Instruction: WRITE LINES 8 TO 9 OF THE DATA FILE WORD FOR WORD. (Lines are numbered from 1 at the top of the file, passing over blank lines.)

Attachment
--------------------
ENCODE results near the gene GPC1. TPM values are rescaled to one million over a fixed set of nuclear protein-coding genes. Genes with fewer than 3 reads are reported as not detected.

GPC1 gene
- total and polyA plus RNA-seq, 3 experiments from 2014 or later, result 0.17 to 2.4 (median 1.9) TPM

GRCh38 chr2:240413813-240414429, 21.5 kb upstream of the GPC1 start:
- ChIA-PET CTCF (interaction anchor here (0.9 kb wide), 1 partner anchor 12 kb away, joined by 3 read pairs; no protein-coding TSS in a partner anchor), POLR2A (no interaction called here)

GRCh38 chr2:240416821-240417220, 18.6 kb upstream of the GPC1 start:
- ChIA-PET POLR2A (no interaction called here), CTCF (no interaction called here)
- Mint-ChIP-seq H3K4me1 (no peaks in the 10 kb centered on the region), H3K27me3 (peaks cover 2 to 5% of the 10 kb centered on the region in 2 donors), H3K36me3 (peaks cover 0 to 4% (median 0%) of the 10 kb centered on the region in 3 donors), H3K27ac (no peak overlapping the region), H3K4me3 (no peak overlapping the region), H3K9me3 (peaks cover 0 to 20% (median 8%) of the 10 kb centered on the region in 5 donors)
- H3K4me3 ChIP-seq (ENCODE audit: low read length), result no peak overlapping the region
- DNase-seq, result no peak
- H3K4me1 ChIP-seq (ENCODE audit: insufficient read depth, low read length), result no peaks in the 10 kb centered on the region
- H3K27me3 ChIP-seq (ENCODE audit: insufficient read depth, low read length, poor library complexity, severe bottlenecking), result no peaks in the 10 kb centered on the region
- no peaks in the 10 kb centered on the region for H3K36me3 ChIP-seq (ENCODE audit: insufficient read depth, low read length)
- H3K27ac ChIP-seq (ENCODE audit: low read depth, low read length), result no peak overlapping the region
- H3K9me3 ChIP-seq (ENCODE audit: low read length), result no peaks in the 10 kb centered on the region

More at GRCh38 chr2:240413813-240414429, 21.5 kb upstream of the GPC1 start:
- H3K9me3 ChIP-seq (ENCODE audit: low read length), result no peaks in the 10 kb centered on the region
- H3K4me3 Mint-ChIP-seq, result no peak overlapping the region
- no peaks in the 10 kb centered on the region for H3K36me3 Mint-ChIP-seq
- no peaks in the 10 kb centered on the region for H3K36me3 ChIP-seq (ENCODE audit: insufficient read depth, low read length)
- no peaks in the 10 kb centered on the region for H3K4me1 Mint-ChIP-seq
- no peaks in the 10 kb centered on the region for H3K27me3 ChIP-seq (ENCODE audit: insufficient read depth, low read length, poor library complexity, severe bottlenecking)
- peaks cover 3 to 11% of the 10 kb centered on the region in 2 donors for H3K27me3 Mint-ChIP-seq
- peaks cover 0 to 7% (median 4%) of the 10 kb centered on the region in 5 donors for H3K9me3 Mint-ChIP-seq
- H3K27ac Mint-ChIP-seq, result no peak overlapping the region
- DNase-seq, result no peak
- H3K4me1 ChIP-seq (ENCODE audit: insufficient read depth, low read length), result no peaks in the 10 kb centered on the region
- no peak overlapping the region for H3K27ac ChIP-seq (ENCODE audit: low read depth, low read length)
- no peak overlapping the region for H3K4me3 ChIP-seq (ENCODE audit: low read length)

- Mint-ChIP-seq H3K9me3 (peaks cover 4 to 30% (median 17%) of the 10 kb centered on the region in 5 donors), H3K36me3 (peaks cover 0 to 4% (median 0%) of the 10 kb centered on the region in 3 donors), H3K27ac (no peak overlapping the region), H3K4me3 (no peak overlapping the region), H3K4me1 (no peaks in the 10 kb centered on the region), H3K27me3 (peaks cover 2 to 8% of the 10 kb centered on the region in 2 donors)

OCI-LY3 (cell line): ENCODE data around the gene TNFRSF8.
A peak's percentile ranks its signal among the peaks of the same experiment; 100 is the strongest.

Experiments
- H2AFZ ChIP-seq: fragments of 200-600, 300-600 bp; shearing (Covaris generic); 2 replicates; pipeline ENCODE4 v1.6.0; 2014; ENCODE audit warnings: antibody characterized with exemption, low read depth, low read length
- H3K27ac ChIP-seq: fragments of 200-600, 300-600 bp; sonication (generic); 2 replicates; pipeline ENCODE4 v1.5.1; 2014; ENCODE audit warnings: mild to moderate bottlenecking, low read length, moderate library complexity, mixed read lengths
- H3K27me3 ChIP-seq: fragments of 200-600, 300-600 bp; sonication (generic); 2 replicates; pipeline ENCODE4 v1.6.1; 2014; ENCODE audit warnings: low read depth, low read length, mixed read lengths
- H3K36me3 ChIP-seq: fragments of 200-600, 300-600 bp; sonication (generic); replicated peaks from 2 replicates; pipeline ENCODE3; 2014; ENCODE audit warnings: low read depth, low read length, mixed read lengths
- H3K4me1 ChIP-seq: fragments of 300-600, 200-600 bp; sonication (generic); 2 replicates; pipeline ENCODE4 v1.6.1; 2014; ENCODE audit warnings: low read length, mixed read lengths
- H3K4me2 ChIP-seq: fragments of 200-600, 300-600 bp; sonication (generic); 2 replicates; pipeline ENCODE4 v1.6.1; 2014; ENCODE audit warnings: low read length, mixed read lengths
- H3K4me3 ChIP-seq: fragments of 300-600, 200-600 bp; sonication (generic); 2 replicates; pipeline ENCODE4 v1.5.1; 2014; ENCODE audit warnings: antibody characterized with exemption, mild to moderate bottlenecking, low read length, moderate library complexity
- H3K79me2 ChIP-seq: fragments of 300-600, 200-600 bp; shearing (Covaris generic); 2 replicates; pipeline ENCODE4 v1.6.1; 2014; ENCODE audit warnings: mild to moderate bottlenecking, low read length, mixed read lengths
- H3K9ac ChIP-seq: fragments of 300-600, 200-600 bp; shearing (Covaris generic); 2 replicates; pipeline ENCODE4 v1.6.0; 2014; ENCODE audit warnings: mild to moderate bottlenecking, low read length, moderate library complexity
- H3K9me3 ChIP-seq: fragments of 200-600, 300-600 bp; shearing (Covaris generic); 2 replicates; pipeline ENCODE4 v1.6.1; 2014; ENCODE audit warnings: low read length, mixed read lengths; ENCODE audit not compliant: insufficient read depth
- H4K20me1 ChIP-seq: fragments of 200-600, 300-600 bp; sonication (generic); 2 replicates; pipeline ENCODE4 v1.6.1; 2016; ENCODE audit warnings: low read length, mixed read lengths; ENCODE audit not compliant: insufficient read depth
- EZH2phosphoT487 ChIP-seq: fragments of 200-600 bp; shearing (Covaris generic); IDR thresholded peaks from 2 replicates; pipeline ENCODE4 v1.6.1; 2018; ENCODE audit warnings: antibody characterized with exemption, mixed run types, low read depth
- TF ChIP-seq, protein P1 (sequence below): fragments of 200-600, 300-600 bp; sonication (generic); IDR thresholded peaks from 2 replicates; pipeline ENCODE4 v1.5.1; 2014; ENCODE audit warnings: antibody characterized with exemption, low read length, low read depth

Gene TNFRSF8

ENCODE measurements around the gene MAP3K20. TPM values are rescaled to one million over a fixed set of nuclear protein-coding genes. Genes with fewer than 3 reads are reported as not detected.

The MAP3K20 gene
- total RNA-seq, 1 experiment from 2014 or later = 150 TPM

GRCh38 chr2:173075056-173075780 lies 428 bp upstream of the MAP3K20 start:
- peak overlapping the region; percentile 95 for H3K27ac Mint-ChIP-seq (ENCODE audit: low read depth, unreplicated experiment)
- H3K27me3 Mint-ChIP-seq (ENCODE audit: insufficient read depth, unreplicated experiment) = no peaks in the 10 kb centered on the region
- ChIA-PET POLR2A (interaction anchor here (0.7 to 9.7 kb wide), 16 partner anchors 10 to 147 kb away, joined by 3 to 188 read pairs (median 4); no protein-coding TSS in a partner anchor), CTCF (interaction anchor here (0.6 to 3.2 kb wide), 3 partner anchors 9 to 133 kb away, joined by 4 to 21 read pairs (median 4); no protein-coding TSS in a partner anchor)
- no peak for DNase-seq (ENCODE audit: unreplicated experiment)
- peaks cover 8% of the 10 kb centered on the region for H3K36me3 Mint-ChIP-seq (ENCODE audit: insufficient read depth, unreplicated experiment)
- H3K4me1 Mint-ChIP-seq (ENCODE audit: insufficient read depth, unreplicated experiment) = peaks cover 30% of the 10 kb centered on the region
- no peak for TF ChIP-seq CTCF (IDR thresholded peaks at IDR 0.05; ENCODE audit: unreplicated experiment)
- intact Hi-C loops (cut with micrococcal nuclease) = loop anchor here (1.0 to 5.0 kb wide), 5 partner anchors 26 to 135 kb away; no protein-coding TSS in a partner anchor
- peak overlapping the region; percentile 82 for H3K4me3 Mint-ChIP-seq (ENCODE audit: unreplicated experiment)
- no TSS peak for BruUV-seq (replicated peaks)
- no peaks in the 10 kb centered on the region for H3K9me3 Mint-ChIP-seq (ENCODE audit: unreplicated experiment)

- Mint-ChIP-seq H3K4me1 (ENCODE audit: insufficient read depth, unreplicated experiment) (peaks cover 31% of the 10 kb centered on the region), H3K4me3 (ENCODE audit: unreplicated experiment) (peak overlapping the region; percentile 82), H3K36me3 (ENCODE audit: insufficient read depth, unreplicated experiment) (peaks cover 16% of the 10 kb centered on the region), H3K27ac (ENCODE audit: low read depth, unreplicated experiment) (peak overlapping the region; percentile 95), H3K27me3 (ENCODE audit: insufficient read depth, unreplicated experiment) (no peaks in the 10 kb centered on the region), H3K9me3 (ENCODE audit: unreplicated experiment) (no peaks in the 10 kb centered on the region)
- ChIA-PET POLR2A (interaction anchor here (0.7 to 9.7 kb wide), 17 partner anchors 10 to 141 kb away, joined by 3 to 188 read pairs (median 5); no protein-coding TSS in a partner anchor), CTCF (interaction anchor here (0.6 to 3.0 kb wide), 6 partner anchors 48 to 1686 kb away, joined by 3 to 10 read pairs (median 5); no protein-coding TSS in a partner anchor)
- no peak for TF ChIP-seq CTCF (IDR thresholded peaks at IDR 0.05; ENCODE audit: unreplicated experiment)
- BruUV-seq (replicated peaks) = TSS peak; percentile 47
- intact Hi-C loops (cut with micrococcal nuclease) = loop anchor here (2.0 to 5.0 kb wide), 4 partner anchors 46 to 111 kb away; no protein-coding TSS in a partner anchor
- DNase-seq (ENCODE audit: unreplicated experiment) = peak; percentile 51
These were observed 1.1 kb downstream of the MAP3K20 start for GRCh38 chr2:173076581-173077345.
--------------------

- Mint-ChIP-seq H3K4me1 (no peaks in the 10 kb centered on the region), H3K27me3 (peaks cover 2 to 5% of the 10 kb centered on the region in 2 donors), H3K36me3 (peaks cover 0 to 4% (median 0%) of the 10 kb centered on the region in 3 donors), H3K27ac (no peak overlapping the region), H3K4me3 (no peak overlapping the region), H3K9me3 (peaks cover 0 to 20% (median 8%) of the 10 kb centered on the region in 5 donors)
- H3K4me3 ChIP-seq (ENCODE audit: low read length), result no peak overlapping the region